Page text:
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Sunday, January 18, 2009

Afghan girls brave terror to return to school

For those that remember, I posted a story about Afghan sisters who were sprayed in the face with acid by the Taliban for attending school, and I added some commentary on the importance and relevance of this issue. Well, I'm pleased to report that those little girls are back at school now, Taliban be damned.

Afghan girls brave terror to return to school

Atifa Ali, 20, left, Shamsia Husseini, 17, center, and Fatima Sakhi, 19, right, in a classroom at a girls school in Kandahar, Afghanistan. They were 3 of 11 girls injured in a November attack by men who sprayed acid. (Danfung Dennis for The New York Times)

By Dexter Filkins
January 14, 2009
The International Herald Tribune

KANDAHAR, Afghanistan: One morning two months ago, Shamsia Husseini and her sister were walking through the muddy streets to the local girls' school when a man pulled alongside on a motorcycle and posed what seemed like an ordinary question.

"Are you going to school?" Then the man pulled Shamsia's burqa from her head and sprayed her face with burning acid. Scars, jagged and discolored, are now spread across Shamsia's eyelids and most of her left cheek. These days, her vision goes blurry, making it hard to read.

But if the acid attacks against Shamsia and 14 other students and teachers, which carried the tell-tale marks of the Taliban, were meant to terrorize the girls into staying home, they appear to have failed completely.

Today, nearly all of the wounded girls are back at the Mirwais School for Girls, including Shamsia, whose face was so badly burnt that she had to be sent abroad for treatment. Perhaps even more remarkable, nearly every other female student in this deeply conservative community has returned as well - about 1,300 in all.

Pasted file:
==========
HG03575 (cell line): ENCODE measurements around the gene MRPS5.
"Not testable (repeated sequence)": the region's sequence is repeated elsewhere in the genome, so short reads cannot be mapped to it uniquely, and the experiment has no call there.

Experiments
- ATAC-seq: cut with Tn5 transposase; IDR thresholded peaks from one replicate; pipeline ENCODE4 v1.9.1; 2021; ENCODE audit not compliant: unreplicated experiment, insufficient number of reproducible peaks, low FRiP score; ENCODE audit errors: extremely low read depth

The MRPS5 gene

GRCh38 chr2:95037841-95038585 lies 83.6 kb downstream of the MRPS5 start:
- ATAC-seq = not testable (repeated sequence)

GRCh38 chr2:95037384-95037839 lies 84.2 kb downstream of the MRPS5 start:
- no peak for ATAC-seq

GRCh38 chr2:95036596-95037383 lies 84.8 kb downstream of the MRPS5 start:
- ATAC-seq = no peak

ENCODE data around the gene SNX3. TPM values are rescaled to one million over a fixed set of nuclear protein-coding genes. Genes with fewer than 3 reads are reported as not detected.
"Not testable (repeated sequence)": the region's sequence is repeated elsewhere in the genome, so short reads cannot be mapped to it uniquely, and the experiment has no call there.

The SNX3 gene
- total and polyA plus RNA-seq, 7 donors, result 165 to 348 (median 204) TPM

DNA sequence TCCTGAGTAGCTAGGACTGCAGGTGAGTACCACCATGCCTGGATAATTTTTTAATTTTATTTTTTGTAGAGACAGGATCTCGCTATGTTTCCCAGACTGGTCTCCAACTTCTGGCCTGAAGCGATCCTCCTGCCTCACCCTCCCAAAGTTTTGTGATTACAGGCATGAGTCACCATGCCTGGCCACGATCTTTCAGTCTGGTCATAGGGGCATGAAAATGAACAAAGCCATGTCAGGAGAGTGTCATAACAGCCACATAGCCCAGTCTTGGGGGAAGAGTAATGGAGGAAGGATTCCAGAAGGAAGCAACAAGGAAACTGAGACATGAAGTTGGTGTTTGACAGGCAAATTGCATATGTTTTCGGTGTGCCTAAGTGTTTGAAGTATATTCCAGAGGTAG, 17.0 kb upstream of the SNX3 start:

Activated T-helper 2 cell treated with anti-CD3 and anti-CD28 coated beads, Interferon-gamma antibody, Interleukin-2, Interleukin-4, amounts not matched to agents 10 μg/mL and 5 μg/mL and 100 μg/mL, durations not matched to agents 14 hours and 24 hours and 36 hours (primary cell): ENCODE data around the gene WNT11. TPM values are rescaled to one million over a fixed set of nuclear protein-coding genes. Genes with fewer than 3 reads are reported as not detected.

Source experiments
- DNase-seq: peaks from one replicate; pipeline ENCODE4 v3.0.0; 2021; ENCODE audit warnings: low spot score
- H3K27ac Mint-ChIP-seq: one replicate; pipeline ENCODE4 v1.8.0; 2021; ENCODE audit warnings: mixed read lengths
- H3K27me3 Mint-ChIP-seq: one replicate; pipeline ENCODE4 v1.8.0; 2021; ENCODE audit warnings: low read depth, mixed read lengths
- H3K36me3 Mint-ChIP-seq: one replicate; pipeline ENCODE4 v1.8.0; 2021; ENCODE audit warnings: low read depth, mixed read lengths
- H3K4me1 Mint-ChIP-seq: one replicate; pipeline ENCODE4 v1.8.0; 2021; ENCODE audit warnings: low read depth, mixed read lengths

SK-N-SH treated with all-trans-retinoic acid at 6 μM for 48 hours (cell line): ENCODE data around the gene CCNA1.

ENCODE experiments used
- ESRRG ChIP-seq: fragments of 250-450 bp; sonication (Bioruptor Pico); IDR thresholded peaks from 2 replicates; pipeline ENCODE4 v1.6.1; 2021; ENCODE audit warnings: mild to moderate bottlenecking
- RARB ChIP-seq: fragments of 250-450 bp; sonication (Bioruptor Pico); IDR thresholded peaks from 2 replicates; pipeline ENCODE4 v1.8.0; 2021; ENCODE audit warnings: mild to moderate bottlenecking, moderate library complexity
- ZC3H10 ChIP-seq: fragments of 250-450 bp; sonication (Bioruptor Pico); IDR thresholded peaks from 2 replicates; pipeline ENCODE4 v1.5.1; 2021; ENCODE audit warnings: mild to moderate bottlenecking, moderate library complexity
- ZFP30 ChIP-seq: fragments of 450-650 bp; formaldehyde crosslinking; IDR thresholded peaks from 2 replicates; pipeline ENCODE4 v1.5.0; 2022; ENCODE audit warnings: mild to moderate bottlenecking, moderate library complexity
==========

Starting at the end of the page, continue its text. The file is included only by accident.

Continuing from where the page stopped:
"My parents told me to keep coming to school even if I am killed," Shamsia, 17, said in a moment after class. Shamsia's mother, like nearly all of the adult women in the area, is unable to read or write. "The people who did this to me don't want women to be educated. They want us to be stupid things."

In the five years since the Mirwais School for Girls was built here by the Japanese government, it appears to have sparked something of a social revolution. Even as the Taliban tighten their noose around Kandahar, the girls flock to the school each morning. Many of them walk more than three kilometers, or two miles, from their mud-brick houses up in the hills.

The girls burst through the school's walled compound, many of them flinging off head-to-toe garments, bounding, cheering and laughing in ways that are inconceivable outside - for females of any age. In Mirwais's muddy byways, there is no regular electricity, no running water, no paved streets. Women are rarely seen, and only then while clad in burqas that make their bodies shapeless and their faces invisible.

And so it was especially chilling last Nov. 12, when three pairs of men on motorcycles began circling the school. One of the teams used a spray bottle, another a squirt gun, another a jar. They hit 11 girls and 4 teachers; 6 went to the hospital. Shamsia got it worst.

The attacks appeared to be the work of the Taliban, the fundamentalist movement that is battling the government and the U.S.-led coalition. Banning girls from school was one of the most notorious symbols of the Taliban's rule before they were removed from power by the U.S. invasion in November 2001.

Building new schools and ensuring that children - especially girls - attend has been one of the main objectives of the government and the countries that have contributed to Afghanistan's reconstruction.